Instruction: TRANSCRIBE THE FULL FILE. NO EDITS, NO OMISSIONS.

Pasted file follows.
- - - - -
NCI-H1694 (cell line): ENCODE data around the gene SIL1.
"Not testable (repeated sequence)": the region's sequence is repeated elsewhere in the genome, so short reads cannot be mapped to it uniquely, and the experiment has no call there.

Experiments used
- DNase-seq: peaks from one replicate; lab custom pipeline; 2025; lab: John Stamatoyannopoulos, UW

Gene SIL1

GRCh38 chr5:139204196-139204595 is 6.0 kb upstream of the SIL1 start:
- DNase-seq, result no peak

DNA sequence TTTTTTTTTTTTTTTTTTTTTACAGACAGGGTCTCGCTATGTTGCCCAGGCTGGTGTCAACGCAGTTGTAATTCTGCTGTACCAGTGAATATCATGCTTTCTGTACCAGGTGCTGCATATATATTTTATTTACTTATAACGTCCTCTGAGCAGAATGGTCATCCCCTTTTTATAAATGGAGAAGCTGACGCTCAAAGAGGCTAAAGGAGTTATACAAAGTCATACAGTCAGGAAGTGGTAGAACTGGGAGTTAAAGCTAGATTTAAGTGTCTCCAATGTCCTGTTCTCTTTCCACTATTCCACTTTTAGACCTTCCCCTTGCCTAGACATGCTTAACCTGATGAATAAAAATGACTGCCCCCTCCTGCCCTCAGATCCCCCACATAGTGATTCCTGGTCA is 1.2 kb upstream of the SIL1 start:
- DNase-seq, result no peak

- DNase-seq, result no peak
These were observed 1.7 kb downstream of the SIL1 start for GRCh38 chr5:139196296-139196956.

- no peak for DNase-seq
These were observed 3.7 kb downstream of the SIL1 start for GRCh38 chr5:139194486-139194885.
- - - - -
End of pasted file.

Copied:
NCI-H1694 (cell line): ENCODE data around the gene SIL1.
"Not testable (repeated sequence)": the region's sequence is repeated elsewhere in the genome, so short reads cannot be mapped to it uniquely, and the experiment has no call there.

Experiments used
- DNase-seq: peaks from one replicate; lab custom pipeline; 2025; lab: John Stamatoyannopoulos, UW

Gene SIL1

GRCh38 chr5:139204196-139204595 is 6.0 kb upstream of the SIL1 start:
- DNase-seq, result no peak

DNA sequence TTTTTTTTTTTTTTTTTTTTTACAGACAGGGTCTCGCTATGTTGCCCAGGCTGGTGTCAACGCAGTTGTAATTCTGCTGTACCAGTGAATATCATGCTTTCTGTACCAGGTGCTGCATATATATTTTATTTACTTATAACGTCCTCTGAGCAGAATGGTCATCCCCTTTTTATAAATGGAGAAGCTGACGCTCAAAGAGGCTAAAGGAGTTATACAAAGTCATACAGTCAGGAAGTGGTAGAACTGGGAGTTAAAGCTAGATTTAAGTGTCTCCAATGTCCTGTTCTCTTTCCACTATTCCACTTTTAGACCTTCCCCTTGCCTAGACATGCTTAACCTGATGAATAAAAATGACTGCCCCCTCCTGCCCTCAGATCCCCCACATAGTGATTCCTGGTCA is 1.2 kb upstream of the SIL1 start:
- DNase-seq, result no peak

- DNase-seq, result no peak
These were observed 1.7 kb downstream of the SIL1 start for GRCh38 chr5:139196296-139196956.

- no peak for DNase-seq
These were observed 3.7 kb downstream of the SIL1 start for GRCh38 chr5:139194486-139194885.